Extensive bone destruction is shown involving the T8 and T9 mid-thoracic vertebrae in a patient with disseminated Mycobacterium tuberculosis infection. Hematogenous spread is most likely, although there may be direct extension from the lung. This is Pott disease of the spine. The vertebral body destruction here has resulted in impingement on the spinal cord. The infection may spread into adjacent paraspinal or psoas muscles to form a cold abscess

Tuberculous meningitis

This is the typical basilar meningitis that occurs with tuberculous meningitis. Note the thickening of the meninges over the pons. Mycobacterium tuberculosis infection involving the brain most often produces a meningoencephalitis, or chronic meningitis, which can lead to headache, malaise, mental confusion, and emesis. Examination of CSF obtained by lumbar puncture may show a pleocytosis marked by mononuclear cells with or without neutrophils, an elevated protein, and normal to reduced glucose. The inflammation can lead to scarring that blocks the flow of CSF through foramina of Luschka and Magendie, resulting in obstructive hydrocephalus. An obliterative endarteritis can lead to focal infarction.


These corkscrew-shaped organisms seen with Warthin-Starry stain are Treponema pallidum organisms, which cause syphilis. They are usually few in number in the tissue lesions of tertiary syphilis.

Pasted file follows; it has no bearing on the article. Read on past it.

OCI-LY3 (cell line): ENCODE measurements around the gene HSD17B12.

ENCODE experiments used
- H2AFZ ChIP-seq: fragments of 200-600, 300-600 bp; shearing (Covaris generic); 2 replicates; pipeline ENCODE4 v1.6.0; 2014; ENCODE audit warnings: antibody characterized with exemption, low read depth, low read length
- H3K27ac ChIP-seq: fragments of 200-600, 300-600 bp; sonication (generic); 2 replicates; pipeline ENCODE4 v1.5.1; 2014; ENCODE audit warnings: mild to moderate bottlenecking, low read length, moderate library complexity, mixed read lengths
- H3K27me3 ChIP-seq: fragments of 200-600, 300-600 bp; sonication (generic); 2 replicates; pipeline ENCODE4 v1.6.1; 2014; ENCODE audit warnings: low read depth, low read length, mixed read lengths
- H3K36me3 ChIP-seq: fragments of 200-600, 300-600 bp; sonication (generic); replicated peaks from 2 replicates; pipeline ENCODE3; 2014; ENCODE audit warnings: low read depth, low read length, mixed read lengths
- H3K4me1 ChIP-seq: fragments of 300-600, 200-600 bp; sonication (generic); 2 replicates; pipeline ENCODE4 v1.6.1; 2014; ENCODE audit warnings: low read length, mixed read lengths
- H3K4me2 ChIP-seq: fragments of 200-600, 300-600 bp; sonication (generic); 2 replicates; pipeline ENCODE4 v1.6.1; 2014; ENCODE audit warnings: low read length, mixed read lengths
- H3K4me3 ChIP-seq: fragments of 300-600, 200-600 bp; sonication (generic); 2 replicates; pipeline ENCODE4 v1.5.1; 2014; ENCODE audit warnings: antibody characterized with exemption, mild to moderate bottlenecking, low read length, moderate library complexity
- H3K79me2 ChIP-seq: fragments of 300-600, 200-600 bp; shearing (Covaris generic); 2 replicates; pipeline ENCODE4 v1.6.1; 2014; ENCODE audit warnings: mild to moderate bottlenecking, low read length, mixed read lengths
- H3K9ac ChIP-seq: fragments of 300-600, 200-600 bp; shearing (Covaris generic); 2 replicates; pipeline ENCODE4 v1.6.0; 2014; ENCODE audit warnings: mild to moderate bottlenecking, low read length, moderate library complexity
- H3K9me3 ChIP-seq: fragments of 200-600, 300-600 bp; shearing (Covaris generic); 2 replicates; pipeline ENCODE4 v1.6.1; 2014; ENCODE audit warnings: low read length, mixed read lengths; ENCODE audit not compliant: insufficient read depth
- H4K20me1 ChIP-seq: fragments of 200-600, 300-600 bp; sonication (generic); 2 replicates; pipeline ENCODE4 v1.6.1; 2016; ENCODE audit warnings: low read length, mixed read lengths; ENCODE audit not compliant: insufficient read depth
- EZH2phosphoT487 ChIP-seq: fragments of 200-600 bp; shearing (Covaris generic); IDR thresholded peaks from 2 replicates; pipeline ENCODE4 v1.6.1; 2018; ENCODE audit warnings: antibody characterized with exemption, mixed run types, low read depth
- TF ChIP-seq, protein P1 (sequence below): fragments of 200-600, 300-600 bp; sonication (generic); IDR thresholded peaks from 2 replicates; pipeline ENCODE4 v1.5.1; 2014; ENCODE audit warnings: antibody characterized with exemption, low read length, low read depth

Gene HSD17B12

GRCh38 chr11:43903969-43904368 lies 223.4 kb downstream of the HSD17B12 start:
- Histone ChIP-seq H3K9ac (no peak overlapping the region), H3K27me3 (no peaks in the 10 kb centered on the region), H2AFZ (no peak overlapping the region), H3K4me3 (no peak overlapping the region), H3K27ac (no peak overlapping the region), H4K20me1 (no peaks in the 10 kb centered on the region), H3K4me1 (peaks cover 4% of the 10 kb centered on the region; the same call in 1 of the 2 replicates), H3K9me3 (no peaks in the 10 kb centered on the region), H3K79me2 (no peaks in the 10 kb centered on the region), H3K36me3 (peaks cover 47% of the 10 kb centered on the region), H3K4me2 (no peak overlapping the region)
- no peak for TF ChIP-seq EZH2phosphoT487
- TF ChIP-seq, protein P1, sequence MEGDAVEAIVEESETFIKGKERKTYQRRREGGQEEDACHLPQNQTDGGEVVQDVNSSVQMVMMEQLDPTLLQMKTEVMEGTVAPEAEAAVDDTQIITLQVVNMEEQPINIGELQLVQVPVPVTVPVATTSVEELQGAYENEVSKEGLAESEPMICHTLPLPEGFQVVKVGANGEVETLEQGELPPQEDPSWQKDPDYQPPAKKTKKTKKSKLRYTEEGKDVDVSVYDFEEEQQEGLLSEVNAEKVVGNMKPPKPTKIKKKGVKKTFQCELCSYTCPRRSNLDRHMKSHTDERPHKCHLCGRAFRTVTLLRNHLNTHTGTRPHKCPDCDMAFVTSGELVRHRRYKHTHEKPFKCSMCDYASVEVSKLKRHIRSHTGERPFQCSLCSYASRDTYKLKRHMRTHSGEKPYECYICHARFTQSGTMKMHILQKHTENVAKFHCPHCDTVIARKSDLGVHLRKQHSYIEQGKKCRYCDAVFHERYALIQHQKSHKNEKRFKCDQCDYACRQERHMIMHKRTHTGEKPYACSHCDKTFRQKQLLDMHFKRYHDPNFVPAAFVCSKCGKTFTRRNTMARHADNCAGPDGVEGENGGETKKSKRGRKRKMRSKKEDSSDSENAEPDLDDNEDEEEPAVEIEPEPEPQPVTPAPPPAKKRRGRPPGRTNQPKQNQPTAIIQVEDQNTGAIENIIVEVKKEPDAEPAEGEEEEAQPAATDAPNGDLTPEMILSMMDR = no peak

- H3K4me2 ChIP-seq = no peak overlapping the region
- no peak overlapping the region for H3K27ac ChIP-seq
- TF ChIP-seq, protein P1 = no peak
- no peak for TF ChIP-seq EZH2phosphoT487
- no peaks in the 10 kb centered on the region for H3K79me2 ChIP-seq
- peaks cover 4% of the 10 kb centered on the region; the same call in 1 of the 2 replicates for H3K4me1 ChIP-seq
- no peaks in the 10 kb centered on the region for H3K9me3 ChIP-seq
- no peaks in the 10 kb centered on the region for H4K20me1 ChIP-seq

Hepar lobatum, tertiary syphilis

The odd clefting that divides the liver into large irregular nodules with smooth surfaces is called hepar lobatum. The use of serologic tests for syphilis coupled with widespread antibiotic therapy for Treponema pallidum infections has greatly reduced the cases of tertiary syphilis.

Neurosyphilis (Craniotabes)

Note the ventricular surface studded with many ependymal granulations secondary to chronic Treponema pallidum infection. This nonspecific finding occurs in other infections or can be caused by chronic pressure hydrocephalus. The perivascular inflammation with abundant plasma cells and lymphocytes can cause focal ischemia with infarction. This granular ependymitis can lead to obstructive hydrocephalus. Gummatous necrosis may be seen. Affected patients may have progressive dementia (general paresis). Involvement of dorsal sensory spinal roots leads to tabes dorsalis with loss of position and pain sense, leading to ataxia and increased risk for trauma (Charcot joint).

Syphilitic (luetic) aortitis

This aortic root is widened, and the commissures of the aortic valve cusps are pulled apart. The arch of the aorta shows peculiar irregular intimal wrinkling (“tree bark” pattern) that is typical of syphilitic aortitis. The widening of the root can cause aortic insufficiency and aneurysmal dilation of the ascending aorta. Such dilation may also be seen with Marfan syndrome, but the intima would not show this wrinkling. Given the rarity of tertiary syphilis, atherosclerosis is now the most common cause of proximal aortic aneurysmal dilation.

Syphilitic aortitis

The intimal surface of the aorta shows wrinkling or “tree-barking” that is typical of syphilitic aortitis. This aortitis is caused by infection with the spirochete Treponema pallidum, which involves the vasa vasorum (an end aortitis) and leads to focal medial loss that produces the wrinkling. This is a complication of tertiary syphilis that manifests decades after the initial infection, and primary syphilis typically is diagnosed with the appearance of a firm chancre on the genitalia.